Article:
[2] Stockholm Syndrome is a complex psychological condition which cannot be adequately addressed in a footnote.  Though it does not occur in every instance of abuse, Stockholm Syndrome is actually a survival strategy, on the part of victims.  As such, it may help explain those tragic situations in which children are abandoned to their abuser by the non-offending parent.

A 4-part series on Christian Marriage and the Misuse of Scripture is scheduled to begin 9/13/15



Filed under Child Abuse, Emotional Abuse, Neglect, Physical Abuse, Violence Against Women

7 responses to “Good Woman Transforms Outlaw, Part 2 – Influence

  1. Excellent, Anna! Over our 30 years of marriage, my wife has made me a better man. But that wasn’t in her mind on our wedding day. In most cases that I’ve observed, if a man has deep flaws like abuse or addiction issues, unless he submits to Christ, those issues will get worse after marriage.

    I like your “Stagecoach” example. Do you like classic films? I sure do, but I’m shocked by how abusive the men were in some of those old movies, slapping and shoving women was pretty common.

    • Thanks, Bill! I believe men and women can and do influence one another for better. Unfortunately, abuse distorts our view of relationships. Yes, I love classic films. I think our sensibilities about acceptable behavior between men and women have changed over the years. Films reflect that.

  2. Q's Corner

    Stockholms, has been a problem for me in regards to my eldest brother, this I can and do recognize but have been powerless to get over; so today I work at not seeking him out: that is no easy feat because of the sick bond that I feel towards him. It is the driving force that keeps me holding onto him, but he never seeks me out and why should he since I am the reminder of his evil deeds toward me when I was little; although he denies remembering anything: ya right! How can anyone forget 6 years!? I haven’t!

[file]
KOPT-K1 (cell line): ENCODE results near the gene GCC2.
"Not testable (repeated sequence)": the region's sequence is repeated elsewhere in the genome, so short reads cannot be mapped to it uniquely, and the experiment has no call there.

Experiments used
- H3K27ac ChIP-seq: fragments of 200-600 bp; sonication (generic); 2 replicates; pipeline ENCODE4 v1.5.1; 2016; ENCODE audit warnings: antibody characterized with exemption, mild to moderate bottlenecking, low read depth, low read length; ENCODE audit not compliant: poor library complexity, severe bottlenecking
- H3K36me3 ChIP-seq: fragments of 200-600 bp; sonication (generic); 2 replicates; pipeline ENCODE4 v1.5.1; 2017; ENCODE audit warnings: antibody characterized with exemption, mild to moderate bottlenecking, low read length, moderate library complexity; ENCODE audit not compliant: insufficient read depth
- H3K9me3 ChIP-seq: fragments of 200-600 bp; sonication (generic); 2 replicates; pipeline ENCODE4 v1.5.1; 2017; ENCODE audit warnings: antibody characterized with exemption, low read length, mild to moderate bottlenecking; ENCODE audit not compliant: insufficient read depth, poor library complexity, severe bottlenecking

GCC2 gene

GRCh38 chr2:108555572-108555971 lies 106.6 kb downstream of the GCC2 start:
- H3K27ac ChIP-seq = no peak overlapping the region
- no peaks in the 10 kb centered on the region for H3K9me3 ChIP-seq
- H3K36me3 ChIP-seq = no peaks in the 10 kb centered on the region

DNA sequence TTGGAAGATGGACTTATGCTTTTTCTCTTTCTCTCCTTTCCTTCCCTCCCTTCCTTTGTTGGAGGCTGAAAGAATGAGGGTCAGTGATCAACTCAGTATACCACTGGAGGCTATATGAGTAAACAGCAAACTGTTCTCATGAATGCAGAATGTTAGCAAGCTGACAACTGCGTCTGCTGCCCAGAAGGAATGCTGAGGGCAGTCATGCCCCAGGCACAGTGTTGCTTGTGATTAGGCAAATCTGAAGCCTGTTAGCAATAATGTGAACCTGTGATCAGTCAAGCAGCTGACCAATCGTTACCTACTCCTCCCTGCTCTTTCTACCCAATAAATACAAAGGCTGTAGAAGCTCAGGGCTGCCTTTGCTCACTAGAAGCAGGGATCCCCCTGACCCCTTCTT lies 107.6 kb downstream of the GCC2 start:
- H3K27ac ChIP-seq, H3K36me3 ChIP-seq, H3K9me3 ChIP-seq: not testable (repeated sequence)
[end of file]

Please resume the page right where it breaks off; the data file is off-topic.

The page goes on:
• You have every right to protect yourself, Q. Limiting exposure to a family member who abused you, especially for such a length of time (or avoiding him altogether) is an entirely healthy approach. You need no “excuse” for your absence from family functions. Difficulties may, however, arise if avoiding your abuser keeps you from participating in family events which would otherwise bring you joy. Only you can judge the best course of action, under those circumstances. If the danger is great of your emotional wounds being re-opened, your confidence undermined, or your resistance to the abuser’s wiles weakened, you would do well to keep your distance.

      • Thank you for truly understanding where I was coming from, Anna. The person that I mentioned above denies remembering anything and has never tried to make amends! He and our sister, are both non-believers, who reject the Lord and my walk with Jesus. I have experienced great rejection from both of them, because of my beliefs; my sister is especially brutal in her attacks of me. She broke off contact with me several years ago, it is her loss! But, my being a tender hearted person, it truly cut me down for quite a long time, but, as the years passed I began to see her for how she really is. Also, that she is just a hateful person in general, who abuses anyone she is angered at! Our brother and her own children! She doesn’t feel alive unless she has someone to hate; what a mess that is!? She is the type who needs someone to hate and that is NO LIFE at all! To me it is a sad state of affairs, she must be miserable!